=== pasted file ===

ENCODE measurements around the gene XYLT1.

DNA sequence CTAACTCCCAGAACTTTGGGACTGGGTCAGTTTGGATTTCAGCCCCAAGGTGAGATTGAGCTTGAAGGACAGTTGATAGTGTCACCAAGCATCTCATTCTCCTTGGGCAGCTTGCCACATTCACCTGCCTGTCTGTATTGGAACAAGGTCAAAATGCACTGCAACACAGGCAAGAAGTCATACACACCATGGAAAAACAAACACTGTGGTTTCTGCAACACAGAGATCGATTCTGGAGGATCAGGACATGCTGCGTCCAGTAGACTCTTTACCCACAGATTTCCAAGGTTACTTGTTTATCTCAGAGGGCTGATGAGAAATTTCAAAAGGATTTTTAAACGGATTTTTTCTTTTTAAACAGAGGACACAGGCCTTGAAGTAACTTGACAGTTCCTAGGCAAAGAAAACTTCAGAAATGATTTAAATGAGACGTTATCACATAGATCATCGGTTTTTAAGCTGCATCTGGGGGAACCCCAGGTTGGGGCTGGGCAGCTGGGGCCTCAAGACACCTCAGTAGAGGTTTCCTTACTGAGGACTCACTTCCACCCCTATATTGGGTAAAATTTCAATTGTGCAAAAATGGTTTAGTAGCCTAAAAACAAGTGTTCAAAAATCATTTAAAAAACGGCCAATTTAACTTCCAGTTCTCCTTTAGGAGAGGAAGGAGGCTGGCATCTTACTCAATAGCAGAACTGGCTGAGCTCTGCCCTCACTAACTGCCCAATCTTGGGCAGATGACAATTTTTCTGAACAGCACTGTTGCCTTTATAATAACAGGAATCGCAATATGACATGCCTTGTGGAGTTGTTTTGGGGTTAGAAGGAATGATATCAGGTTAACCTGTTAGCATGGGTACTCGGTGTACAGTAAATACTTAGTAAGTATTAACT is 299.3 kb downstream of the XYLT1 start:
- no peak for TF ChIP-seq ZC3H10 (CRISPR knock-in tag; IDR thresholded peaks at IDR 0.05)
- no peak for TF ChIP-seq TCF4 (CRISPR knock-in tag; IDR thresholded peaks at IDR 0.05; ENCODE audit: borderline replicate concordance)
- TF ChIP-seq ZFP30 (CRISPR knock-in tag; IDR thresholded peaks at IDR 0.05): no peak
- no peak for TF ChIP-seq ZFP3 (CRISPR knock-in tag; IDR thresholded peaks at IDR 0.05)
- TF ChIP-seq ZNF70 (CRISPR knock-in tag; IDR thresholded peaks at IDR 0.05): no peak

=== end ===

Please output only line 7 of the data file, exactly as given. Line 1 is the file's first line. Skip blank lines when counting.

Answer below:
- TF ChIP-seq ZNF70 (CRISPR knock-in tag; IDR thresholded peaks at IDR 0.05): no peak